By Mayeth Sapigao

September 2016

Lumad, short for Katawhang Lumad which literally means indigenous people, is a Cebuano term referring to the non-Muslim and non-Christian natives of Mindanao.

Most of the Lumad live in hinterlands, lowlands and coastal areas of provinces in Mindanao. Different ethnolinguistic groups belong to this collective identity which includes the Atta, Bagobo, Banwaon, B’laan, Bukidnon, Dibabawon, Higaonon, Mamanwa, Mandaya, Manguwangan, Manobo, Mansaka, Subanen, Tagakaolo, Tasaday, Tboli, Teduray, and Ubo.

Lumad people were able to preserve their indigenous beliefs, values and traditions despite centuries of direct foreign domination in the Philippines and the colonizers’ attempts to destroy their way of living in order to exercise control and authority. Among these is beading which shows their aesthetic sense and remains to be an integral part of their everyday life.

At a very young age, the Lumad people learn to make bead ornaments and decorations for their houses, clothes and other personal things they use and wear. Beading is usually done as a pastime. Not only the Lumad women take delight in this activity, but also men during their free time.

The Lumad people, specifically the Manobos, have different names for their most precious bead ornaments. They have the ginibang which refers to big necklaces used by women. They also have bakus for beaded waistbands, tikos for bead ornaments used to wrap around their lower legs, and tangkuro for headdresses exclusive for their Datus.i

The Lumad express their friendship through their beaded creations. They offer their beadworks as a way of showing appreciation and sincerity even to individuals or groups not belonging to their communities. For them, wearing the beadworks they gave means acceptance of their friendship, mutual respect and harmony.

An instance is the bead necklace they offered to Pope Francis in 2015 in recognition of his solicitude and high regard for the rights and dignity of the marginalized. In the same year, Bae Bibiyaon Ligkayan Bigkay, a Lumad woman chieftain, also gave a bead necklace to North Cotabato Congresswoman Nancy Catamco on her first visit to their evacuation site (but was immediately disowned for later on bringing military elements knowing that these have committed grave violations of the rights of the Lumad people).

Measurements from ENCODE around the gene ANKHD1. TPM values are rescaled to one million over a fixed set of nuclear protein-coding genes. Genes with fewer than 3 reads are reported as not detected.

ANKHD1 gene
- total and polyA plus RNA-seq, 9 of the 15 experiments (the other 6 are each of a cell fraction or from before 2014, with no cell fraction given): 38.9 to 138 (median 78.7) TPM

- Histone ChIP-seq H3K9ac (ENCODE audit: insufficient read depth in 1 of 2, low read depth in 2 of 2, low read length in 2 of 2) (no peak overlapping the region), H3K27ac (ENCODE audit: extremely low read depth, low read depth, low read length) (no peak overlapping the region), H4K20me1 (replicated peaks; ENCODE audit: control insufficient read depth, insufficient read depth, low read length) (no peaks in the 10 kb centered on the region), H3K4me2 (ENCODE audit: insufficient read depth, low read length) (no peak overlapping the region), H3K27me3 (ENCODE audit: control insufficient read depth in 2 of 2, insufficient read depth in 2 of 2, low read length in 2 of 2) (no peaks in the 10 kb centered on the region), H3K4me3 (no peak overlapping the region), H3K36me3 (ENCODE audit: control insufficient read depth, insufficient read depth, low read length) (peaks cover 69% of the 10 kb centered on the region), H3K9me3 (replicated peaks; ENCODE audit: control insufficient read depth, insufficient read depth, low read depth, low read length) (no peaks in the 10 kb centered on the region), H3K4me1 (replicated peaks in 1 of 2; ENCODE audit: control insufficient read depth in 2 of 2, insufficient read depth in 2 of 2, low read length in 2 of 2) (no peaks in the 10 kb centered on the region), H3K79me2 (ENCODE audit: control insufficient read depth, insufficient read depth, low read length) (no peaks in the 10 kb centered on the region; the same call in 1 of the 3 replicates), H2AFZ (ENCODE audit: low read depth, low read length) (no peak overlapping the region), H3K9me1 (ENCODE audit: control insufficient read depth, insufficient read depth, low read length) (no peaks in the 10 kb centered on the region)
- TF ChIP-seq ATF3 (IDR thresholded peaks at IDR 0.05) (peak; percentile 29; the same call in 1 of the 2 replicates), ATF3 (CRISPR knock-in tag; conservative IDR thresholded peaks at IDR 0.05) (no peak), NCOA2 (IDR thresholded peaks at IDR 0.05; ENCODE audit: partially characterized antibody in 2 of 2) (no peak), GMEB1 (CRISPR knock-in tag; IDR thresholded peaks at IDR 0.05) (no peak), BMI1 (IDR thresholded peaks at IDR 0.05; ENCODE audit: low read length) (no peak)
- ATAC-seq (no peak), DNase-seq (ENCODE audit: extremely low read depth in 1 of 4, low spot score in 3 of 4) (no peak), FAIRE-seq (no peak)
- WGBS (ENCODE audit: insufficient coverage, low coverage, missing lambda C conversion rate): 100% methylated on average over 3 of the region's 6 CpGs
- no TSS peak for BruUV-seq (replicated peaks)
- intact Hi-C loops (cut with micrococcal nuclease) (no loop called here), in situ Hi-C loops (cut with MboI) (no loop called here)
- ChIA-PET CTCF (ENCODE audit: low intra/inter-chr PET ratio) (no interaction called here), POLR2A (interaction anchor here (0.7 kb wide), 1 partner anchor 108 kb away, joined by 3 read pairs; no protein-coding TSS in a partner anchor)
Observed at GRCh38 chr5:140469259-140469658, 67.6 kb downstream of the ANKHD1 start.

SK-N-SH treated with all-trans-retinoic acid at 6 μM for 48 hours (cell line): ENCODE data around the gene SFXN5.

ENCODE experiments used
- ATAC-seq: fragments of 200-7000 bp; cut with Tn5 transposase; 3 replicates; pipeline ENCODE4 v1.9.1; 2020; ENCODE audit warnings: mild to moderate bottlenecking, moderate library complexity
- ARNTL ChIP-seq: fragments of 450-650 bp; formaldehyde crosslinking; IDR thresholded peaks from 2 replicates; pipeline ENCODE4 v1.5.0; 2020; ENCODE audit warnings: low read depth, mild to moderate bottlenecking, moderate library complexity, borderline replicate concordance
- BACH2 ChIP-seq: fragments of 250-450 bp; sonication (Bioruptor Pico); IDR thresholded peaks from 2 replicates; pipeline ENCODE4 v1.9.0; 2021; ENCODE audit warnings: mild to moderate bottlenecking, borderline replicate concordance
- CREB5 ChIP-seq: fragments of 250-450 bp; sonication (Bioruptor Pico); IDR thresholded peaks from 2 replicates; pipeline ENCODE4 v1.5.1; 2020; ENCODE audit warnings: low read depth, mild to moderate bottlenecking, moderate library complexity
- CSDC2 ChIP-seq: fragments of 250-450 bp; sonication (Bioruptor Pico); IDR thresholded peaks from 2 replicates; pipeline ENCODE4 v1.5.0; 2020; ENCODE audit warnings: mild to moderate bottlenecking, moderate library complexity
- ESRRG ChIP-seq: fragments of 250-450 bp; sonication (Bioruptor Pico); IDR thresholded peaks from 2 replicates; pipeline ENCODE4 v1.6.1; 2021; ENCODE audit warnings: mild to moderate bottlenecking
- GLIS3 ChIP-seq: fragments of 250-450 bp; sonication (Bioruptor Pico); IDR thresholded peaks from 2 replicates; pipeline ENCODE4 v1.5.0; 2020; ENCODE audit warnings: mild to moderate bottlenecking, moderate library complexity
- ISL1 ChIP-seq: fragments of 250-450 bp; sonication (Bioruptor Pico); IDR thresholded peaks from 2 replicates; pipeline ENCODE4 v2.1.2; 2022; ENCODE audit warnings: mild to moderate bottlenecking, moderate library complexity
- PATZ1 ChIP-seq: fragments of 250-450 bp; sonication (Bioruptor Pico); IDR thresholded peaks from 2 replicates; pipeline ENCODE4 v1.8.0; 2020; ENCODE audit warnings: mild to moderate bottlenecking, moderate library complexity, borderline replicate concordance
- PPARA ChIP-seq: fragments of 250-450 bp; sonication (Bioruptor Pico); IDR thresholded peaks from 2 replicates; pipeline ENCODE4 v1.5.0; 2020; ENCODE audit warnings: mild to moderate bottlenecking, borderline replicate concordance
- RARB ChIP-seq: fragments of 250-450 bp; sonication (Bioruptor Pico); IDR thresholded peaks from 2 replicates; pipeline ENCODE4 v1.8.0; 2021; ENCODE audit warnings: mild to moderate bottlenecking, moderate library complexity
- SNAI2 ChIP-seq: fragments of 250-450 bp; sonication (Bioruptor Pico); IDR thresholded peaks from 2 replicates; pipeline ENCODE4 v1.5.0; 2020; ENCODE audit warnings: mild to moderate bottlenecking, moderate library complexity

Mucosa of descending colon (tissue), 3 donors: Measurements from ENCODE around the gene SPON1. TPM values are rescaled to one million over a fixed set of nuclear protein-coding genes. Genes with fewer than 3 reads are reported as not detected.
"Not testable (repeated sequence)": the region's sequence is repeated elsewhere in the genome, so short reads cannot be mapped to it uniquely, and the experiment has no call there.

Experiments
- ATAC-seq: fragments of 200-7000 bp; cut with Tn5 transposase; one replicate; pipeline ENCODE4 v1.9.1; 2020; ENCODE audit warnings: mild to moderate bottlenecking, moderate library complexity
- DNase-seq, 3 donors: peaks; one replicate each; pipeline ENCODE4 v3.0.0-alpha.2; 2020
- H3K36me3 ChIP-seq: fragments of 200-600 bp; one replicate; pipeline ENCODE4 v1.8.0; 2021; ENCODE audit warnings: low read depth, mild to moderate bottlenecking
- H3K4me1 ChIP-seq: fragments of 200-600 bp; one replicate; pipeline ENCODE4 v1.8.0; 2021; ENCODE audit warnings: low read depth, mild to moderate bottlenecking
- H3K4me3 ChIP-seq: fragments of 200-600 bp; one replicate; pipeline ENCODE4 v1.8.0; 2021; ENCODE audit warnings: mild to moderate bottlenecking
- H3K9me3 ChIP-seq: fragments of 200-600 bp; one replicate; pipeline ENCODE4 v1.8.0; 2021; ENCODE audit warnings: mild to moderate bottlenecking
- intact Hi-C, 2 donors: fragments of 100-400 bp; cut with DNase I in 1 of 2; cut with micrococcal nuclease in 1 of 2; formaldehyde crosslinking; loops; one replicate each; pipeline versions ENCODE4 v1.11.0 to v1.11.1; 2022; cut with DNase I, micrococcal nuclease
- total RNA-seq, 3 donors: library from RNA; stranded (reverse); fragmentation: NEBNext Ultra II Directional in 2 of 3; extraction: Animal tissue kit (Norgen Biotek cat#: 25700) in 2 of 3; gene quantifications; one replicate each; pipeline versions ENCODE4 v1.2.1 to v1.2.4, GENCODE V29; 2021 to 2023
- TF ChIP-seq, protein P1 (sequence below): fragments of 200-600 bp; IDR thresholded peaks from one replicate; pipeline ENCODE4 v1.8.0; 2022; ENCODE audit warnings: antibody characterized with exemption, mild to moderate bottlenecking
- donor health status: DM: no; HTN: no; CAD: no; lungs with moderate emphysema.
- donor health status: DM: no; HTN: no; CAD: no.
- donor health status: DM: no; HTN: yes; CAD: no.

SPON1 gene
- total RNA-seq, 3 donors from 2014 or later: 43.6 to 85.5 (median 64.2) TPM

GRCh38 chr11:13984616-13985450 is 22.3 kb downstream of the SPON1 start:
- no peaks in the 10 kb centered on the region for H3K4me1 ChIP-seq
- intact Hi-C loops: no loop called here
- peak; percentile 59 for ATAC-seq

Beading also serves as an alternative source of income for the Lumad. They often sell their beadworks to the tourists visiting their communities. It helps them address their economic needs while at the same time promoting and preserving this important aspect of their culture. In some cases, income from sales is also shared to the community. A percentage of it goes to the fund used to provide the needs of the whole community. Hence, beading in the Lumad areas not only provides self-gratification and for personal economic needs, it also strengthens the cooperation and unity within the community.

Even in times of crisis, beading plays a significant role for Lumad in overcoming difficulties and challenges. Aside from the temporary ease they get from the activity, it is also useful in seeking support and solidarity. They make and sell bead ornaments to raise funds needed to attend to their immediate needs as well as to sustain their campaigns and advocacy.

Especially during the time they evacuated their communities due to a series of military attacks aiming to clear their area for large-scale mining operations, collective beading was done in evacuation sites and camps as part of their income-generating project. Even the Lumad children who were also subjects of military harassments participated to help their community, thus defying being helpless victims.

Buying and wearing the beadworks made by the Lumad people mean a lot to them. They symbolize solidarity not only in preserving and celebrating their culture and traditions, but also in their struggles and aspirations for a just and humane society.

i From “Bonicris Mandagit, a Manobo bead crafter.” Accessed at